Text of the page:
"We didn't want to play the game particularly," Phillip Fulmer said this week. "The problem we had was going to the 12th game and finding an opponent that fit the same time slot."
Because Air Force is Saturday's Game 2 foe, Tennessee must spend this week preparing for an offense it won't face again all season. That's kind of like spending $1,000 on a tuxedo you'll only wear on your wedding day, then hang in the back of the closet.
"I don't think anybody's anxious to play against the flex-bone, wishbone or veer, then the next week you're playing another spread team or whatever," Fulmer said. "If we could've found somebody else to play, we would've."
Although Game 1 foe California and Game 3 foe Florida use some elements of the spread option, their offenses bear no similarity to the ground-hugging option attack Air Force utilizes. In fact, Fulmer doesn't remember the last time his team faced an attack similar to the Falcons'.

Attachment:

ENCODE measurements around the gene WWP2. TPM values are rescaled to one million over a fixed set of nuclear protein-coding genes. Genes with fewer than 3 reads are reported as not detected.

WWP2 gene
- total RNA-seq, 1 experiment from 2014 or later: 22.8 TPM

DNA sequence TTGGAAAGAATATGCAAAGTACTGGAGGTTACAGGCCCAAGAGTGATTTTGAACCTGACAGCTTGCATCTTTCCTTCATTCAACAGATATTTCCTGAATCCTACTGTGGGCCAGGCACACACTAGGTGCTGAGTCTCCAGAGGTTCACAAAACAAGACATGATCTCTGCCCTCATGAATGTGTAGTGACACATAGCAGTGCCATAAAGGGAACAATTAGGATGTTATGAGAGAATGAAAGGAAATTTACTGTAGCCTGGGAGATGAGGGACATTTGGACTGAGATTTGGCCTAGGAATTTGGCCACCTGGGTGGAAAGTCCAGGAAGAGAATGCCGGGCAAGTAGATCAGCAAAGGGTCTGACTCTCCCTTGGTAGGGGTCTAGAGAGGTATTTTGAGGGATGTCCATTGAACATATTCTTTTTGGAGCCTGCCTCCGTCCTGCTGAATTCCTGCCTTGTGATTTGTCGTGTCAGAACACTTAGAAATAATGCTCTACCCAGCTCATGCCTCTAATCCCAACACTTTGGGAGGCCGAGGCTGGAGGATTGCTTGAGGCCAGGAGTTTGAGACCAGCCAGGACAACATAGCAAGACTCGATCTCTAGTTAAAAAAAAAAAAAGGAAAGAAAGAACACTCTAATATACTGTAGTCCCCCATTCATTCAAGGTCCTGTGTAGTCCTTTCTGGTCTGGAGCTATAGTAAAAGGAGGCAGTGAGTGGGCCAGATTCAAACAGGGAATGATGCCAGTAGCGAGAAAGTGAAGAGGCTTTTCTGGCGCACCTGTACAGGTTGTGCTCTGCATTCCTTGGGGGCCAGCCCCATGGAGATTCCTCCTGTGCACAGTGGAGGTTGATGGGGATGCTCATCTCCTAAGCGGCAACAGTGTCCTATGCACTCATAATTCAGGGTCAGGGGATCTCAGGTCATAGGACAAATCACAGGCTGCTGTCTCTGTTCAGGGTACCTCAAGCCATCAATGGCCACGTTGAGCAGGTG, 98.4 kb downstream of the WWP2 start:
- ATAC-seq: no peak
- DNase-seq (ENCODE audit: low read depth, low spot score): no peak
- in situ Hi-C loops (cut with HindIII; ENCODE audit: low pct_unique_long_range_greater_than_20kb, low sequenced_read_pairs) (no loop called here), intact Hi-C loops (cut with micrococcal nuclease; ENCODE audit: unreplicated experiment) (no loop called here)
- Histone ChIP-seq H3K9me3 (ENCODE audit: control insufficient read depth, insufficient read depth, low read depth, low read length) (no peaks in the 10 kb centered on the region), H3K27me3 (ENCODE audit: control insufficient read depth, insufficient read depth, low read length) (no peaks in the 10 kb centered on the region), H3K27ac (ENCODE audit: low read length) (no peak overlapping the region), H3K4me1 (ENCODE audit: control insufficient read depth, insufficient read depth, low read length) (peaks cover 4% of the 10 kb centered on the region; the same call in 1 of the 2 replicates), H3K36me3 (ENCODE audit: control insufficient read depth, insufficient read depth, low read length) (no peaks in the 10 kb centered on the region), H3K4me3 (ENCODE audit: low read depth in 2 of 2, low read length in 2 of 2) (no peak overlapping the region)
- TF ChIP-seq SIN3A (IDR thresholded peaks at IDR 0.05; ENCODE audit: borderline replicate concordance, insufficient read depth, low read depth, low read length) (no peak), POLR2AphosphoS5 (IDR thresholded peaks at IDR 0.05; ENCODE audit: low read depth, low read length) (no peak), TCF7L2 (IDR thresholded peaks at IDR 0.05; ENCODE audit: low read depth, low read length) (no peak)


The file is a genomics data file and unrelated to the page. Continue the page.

"We haven't seen one quite like Air Force in a while," he said.
Knowing Air Force was on this fall's schedule, Fulmer said his team "spent some practice time in the spring and in fall camp working on the option stuff." Not much time, though.
Although Tennessee already has played a game and Air Force has not, Fulmer doesn't see that as a big advantage. After all, the Falcons have had a chance to scout the Vols; the Vols have not had a chance to scout the Falcons.
"There's advantages and disadvantages," the UT coach said. "They've seen us, so they know what we do. But having played and gotten used to the speed of the game and the crowd is an advantage for us. It goes both ways."